After listening to the podcast, I am more disappointed in “This American Life” than I am in Daisey. As a news station, listeners expect that they are hearing journalistic pieces from well-informed sources rather than the theatrical constructions of storytellers. While it could be helpful in understanding context, I wouldn’t watch “Saving Private Ryan” or “Schindler’s List” to learn the history surrounding World War II. Similarly, I wouldn’t go to a self-professed writer and performer for an objective account of labor conditions in China. I am completely understanding of Daisey’s desire to tell a story that would rouse people’s emotions while being an enjoyable performance. While he may have never experienced some of the events he talks about himself, its not as if they have never occurred. Apple has admitted to both having underage workers and incidents of Hexane poisoning. Although I believe Daisey’s lack of journalistic credentials sufficed as an indicator of the nature of his performance, he should have been clear with audiences that the play was based on his experiences and not a completely factual account. For me, TAL has significant credibility for choosing to air a play in place of real news and failing to perform a sufficient fact check.
Even after the fact check done for the retraction, I do not believe we fully know which parts of Daisey’s story were true and which were fabricated. For many parts of the story, they ruled them true or false by asking the interpreter, Cathy, to recall her experience with Daisey. At that point two years since she worked for him had passed and she had taken many foreigners to the gates of Foxconn. Even if she was being completely honest, it’s likely her memories are completely or always accurate. What particularly struck out to me was that she had hardly even seen underage workers. Perhaps it is just the way it is worded but I don’t believe simply looking at someone could tell you if they were underage or not. While it was thorough of TAL to interview the interpreter, her memory does not seem like a reliable source for determining whether or not minor events in Daisey’s story actually occurred.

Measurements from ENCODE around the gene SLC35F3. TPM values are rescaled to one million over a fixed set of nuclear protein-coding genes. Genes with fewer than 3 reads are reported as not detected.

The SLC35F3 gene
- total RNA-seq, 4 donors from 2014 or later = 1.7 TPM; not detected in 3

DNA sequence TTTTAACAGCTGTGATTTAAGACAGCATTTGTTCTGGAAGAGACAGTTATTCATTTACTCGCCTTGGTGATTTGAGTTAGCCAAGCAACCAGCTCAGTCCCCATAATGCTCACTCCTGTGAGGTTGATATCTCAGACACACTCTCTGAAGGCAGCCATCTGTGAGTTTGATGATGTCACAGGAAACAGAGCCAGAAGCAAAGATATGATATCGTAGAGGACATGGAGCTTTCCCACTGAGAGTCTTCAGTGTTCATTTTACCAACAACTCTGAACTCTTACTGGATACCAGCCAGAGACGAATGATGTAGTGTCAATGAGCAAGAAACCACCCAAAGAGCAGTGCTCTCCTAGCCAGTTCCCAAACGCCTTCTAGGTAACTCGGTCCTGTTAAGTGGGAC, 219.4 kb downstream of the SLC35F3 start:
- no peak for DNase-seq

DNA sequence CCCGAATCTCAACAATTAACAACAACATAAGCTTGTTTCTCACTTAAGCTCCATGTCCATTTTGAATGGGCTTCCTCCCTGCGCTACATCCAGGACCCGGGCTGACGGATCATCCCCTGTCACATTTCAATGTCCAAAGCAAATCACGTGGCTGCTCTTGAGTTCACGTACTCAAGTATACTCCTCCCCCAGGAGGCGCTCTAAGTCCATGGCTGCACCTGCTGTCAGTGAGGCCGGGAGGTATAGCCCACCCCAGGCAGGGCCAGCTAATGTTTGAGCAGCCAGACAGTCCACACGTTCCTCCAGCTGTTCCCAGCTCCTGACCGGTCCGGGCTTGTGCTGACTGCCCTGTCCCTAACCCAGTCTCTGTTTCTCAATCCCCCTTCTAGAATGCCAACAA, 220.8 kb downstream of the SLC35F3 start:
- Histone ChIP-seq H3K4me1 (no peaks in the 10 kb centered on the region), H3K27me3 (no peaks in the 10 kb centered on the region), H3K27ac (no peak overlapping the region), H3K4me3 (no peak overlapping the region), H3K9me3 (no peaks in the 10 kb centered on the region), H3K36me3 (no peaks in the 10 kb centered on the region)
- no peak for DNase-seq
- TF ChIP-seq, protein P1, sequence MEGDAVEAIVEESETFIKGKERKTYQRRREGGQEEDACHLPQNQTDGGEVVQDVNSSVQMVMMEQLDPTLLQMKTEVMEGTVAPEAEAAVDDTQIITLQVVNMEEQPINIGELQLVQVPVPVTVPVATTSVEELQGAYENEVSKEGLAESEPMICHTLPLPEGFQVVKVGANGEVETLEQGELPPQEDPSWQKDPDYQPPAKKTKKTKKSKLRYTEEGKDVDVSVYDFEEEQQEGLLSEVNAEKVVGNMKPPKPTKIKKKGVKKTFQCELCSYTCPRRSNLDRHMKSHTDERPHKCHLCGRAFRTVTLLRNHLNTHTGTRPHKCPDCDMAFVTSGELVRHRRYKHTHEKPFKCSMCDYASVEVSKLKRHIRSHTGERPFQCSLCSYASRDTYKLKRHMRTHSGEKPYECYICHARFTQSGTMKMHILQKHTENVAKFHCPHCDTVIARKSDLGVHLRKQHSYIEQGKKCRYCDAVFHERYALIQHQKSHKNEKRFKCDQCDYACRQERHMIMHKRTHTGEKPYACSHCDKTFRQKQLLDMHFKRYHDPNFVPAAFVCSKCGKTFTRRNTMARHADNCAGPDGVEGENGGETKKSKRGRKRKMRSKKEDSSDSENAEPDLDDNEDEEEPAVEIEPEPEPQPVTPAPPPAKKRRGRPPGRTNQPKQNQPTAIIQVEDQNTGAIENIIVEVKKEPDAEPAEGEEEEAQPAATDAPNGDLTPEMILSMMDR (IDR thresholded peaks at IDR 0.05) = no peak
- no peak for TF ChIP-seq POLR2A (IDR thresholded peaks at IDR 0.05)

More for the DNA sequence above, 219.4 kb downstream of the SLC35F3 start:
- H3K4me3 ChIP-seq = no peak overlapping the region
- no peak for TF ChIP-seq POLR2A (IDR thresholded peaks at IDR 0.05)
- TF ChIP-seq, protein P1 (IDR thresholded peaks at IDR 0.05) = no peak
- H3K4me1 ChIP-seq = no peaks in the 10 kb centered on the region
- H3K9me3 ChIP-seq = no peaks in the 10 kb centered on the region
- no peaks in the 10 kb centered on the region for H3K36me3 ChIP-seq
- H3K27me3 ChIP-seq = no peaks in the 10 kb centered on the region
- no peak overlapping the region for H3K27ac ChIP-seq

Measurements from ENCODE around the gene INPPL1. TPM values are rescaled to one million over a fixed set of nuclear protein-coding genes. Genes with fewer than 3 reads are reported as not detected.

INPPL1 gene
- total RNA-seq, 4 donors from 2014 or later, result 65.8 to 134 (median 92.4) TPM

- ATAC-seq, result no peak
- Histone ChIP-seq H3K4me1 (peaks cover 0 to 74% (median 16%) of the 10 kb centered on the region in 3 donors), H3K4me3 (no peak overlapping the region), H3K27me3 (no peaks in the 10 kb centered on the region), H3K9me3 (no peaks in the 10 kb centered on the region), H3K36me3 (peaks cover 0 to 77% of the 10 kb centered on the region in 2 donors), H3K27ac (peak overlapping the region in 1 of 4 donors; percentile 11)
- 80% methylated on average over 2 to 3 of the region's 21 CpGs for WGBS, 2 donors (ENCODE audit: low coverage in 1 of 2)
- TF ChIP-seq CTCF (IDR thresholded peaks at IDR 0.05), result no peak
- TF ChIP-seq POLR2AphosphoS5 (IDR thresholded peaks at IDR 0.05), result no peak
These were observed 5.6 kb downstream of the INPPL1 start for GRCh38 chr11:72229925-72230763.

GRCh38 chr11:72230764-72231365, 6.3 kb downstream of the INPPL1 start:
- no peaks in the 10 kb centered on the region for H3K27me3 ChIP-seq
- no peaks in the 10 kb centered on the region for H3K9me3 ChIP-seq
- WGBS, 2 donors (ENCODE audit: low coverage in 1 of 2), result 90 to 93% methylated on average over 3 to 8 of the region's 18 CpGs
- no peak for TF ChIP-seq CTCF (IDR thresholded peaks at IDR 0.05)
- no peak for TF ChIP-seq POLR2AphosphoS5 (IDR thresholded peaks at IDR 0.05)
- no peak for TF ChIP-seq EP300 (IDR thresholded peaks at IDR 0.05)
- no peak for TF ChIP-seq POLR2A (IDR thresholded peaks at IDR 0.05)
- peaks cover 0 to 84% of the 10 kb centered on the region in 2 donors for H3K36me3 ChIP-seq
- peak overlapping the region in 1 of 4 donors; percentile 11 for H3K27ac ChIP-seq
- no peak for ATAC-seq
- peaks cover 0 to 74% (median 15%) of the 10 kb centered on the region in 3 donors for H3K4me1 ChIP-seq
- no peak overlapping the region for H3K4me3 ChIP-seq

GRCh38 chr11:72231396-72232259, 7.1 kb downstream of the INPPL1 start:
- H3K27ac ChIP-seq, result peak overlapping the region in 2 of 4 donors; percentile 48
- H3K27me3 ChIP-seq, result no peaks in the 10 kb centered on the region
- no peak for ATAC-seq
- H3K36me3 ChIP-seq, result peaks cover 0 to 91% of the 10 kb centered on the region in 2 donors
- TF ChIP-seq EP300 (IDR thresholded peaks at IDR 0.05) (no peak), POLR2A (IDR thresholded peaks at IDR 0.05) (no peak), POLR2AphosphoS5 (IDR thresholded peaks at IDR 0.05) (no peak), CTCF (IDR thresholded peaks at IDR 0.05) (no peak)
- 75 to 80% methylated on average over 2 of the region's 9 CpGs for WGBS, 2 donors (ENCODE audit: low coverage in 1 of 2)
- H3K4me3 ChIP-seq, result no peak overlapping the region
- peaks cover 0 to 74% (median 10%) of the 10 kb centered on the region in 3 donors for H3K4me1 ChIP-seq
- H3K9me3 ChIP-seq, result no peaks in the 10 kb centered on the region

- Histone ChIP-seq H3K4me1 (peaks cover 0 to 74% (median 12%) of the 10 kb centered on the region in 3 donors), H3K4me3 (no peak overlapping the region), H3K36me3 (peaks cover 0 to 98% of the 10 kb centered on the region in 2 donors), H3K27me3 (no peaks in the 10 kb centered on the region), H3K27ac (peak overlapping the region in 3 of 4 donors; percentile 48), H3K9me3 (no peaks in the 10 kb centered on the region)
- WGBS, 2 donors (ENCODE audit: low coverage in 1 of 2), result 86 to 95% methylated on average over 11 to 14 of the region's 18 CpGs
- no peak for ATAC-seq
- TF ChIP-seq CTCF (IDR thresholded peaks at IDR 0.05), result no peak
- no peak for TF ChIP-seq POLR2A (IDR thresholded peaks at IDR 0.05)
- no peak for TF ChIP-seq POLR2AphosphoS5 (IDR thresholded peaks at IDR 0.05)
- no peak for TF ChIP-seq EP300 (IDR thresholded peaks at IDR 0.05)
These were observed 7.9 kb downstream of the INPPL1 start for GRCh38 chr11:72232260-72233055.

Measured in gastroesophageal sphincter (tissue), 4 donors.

While Cathy stated they did not visit any dorms, Daisey’s description of them seems to be exaggerated based on other sources’ reports. An article in the UK Guardian http://www.guardian.co.uk/technology/2012/may/30/foxconn-abuses-despite-apple-reforms?newsfeed=true provides more detail on the factory dorms, stating that they “remain cramped, with 20 or 30 workers sharing three-bedroom flats, sleeping eight to a room in bunkbeds”. Duhigg said that “12 to sometimes 20 or 30 people” would be “stuffed” into one apartment. While these statements agree, the additional description in the Guardian article paints a much less dire picture than what Duhigg decribed. Daisey described a 12×12 cement room with 13-15 beds in it. This does not seem to be the case according to the Guardian or Duhigg. It is not surprising that Daisey’s account would describe harsher living conditions as he was trying to paint a vivid and sad image in the minds of his audience.